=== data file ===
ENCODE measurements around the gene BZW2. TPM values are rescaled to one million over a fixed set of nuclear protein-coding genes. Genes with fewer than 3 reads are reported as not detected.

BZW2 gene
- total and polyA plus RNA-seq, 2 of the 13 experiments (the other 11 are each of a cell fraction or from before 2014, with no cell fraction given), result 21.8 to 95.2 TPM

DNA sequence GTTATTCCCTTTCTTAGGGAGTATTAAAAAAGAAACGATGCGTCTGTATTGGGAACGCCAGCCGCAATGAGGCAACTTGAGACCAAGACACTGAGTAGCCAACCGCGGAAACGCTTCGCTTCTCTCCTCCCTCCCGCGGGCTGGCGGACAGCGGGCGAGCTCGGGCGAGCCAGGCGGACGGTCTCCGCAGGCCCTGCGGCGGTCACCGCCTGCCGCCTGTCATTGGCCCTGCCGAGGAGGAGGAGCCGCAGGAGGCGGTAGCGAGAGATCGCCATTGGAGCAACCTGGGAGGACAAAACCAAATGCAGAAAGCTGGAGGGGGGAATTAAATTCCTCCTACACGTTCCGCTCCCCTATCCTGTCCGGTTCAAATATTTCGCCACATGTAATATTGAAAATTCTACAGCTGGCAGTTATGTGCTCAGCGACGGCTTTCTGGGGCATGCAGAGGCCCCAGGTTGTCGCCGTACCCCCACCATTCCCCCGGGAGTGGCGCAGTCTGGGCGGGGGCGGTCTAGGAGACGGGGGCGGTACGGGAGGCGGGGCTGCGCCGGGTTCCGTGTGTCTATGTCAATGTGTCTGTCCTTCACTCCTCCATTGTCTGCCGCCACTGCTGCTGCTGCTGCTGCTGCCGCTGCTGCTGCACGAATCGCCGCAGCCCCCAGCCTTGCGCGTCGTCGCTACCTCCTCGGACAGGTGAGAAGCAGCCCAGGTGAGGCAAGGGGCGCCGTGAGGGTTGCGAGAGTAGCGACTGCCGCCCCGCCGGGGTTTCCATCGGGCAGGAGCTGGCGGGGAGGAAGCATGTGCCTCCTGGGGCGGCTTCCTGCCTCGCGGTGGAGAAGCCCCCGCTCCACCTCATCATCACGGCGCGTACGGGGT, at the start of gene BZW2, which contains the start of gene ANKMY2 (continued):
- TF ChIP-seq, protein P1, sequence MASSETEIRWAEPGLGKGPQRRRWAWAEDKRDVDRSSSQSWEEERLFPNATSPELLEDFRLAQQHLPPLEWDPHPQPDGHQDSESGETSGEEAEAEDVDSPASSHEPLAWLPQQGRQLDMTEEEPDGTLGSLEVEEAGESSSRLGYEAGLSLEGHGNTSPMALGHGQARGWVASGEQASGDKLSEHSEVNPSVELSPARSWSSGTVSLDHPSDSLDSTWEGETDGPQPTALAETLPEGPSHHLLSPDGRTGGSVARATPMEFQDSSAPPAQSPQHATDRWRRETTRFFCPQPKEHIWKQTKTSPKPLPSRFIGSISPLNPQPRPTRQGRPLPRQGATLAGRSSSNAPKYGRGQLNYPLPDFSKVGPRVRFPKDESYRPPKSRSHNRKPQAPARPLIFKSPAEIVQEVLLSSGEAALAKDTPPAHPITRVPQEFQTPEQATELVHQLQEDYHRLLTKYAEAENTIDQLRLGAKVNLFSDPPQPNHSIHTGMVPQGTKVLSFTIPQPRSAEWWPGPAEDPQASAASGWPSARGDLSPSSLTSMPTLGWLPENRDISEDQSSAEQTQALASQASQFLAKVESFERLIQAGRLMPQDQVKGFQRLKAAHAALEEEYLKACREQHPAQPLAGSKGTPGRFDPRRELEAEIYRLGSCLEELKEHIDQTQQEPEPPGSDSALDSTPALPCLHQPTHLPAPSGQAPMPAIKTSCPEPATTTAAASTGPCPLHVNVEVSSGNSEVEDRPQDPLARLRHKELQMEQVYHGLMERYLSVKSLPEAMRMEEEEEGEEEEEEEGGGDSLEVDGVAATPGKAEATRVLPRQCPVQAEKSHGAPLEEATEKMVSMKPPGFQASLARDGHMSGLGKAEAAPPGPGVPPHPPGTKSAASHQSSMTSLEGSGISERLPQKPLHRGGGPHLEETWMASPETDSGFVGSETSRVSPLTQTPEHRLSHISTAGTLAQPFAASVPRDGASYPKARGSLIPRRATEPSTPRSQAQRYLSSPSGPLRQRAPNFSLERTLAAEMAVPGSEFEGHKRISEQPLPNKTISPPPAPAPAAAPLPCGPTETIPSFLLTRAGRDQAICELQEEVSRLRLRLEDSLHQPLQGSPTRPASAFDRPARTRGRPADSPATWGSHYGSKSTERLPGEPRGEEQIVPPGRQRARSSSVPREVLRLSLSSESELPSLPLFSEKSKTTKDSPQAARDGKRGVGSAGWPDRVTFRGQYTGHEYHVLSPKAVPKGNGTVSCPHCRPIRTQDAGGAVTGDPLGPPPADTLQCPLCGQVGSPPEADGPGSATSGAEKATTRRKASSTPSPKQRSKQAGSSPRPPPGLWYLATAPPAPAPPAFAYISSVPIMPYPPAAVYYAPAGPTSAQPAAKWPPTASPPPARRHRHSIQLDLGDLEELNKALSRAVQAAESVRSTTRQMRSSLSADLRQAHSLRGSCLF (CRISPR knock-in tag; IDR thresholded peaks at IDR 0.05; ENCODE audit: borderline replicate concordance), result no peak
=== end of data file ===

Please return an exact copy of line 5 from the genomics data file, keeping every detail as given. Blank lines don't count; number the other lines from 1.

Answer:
- TF ChIP-seq, protein P1, sequence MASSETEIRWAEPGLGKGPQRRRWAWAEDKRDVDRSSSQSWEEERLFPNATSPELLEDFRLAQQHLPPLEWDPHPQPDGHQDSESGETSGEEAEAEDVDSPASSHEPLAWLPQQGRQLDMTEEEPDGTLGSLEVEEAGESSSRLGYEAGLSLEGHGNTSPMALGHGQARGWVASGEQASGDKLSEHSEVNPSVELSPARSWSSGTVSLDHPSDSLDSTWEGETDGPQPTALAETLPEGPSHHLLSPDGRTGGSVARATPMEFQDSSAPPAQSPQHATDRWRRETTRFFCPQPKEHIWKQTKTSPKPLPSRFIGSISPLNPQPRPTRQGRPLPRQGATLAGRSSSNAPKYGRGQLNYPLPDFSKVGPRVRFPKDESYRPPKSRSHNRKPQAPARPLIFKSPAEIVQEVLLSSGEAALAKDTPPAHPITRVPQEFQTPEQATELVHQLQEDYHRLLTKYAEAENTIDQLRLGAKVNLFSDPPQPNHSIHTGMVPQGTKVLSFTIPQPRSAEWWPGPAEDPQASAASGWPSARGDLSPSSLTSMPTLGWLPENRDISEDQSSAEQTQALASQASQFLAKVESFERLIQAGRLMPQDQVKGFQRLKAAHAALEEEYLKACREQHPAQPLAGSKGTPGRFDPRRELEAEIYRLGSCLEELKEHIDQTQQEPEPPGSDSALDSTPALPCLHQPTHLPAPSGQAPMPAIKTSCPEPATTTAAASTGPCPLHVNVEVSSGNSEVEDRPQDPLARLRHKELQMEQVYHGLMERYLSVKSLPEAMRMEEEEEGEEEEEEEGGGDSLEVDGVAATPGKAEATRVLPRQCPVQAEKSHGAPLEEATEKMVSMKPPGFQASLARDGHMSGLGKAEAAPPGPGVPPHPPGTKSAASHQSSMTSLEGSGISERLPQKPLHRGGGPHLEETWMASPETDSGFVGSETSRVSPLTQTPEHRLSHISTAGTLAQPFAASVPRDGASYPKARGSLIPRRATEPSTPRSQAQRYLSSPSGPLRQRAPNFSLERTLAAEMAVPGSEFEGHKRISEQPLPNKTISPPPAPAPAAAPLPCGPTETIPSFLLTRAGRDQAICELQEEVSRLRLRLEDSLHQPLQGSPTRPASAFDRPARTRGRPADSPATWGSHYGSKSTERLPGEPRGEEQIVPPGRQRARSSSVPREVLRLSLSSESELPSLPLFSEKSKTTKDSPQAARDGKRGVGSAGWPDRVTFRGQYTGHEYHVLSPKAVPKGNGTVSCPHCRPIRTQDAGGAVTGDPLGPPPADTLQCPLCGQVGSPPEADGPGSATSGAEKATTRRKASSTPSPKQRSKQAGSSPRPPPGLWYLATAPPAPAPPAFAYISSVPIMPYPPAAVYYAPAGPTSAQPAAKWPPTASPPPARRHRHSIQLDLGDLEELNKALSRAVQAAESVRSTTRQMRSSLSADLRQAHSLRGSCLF (CRISPR knock-in tag; IDR thresholded peaks at IDR 0.05; ENCODE audit: borderline replicate concordance), result no peak